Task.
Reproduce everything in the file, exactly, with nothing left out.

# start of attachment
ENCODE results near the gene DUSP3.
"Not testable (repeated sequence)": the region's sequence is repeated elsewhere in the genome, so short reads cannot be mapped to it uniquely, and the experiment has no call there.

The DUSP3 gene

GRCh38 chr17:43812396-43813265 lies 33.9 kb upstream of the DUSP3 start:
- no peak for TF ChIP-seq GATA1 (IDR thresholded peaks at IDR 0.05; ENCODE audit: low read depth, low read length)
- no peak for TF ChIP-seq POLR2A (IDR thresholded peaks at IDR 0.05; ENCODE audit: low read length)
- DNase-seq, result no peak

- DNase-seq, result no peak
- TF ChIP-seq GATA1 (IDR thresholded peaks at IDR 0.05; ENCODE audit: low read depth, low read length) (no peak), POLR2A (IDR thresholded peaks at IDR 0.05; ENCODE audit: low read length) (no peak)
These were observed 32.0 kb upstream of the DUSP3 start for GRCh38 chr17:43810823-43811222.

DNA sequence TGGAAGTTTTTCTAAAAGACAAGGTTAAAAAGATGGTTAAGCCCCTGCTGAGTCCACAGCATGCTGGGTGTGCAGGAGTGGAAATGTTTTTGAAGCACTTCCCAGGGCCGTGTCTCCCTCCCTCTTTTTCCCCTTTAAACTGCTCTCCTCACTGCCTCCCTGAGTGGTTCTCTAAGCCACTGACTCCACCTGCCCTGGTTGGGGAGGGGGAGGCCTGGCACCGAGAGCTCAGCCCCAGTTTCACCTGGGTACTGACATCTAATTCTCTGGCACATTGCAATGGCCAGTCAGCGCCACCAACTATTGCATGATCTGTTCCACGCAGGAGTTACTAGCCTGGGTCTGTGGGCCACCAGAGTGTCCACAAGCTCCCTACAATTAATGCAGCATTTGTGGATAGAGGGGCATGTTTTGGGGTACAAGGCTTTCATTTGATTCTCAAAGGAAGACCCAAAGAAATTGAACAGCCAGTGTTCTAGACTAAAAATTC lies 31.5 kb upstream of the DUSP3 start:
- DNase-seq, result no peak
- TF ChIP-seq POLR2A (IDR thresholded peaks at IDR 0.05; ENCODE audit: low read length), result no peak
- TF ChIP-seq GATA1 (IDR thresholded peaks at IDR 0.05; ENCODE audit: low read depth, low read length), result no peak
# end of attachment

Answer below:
ENCODE results near the gene DUSP3.
"Not testable (repeated sequence)": the region's sequence is repeated elsewhere in the genome, so short reads cannot be mapped to it uniquely, and the experiment has no call there.

The DUSP3 gene

GRCh38 chr17:43812396-43813265 lies 33.9 kb upstream of the DUSP3 start:
- no peak for TF ChIP-seq GATA1 (IDR thresholded peaks at IDR 0.05; ENCODE audit: low read depth, low read length)
- no peak for TF ChIP-seq POLR2A (IDR thresholded peaks at IDR 0.05; ENCODE audit: low read length)
- DNase-seq, result no peak

- DNase-seq, result no peak
- TF ChIP-seq GATA1 (IDR thresholded peaks at IDR 0.05; ENCODE audit: low read depth, low read length) (no peak), POLR2A (IDR thresholded peaks at IDR 0.05; ENCODE audit: low read length) (no peak)
These were observed 32.0 kb upstream of the DUSP3 start for GRCh38 chr17:43810823-43811222.

DNA sequence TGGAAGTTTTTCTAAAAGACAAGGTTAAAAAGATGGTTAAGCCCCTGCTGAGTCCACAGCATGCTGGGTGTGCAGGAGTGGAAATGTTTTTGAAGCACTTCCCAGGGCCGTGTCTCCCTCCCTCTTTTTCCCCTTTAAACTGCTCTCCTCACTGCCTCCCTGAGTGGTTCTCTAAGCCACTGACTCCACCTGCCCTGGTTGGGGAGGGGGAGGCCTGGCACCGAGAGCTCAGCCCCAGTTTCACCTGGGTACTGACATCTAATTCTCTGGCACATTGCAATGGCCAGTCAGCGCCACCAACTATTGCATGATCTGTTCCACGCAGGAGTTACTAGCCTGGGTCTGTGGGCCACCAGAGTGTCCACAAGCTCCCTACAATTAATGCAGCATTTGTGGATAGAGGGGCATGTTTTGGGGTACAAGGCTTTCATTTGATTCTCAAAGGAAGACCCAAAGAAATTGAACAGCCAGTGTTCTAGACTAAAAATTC lies 31.5 kb upstream of the DUSP3 start:
- DNase-seq, result no peak
- TF ChIP-seq POLR2A (IDR thresholded peaks at IDR 0.05; ENCODE audit: low read length), result no peak
- TF ChIP-seq GATA1 (IDR thresholded peaks at IDR 0.05; ENCODE audit: low read depth, low read length), result no peak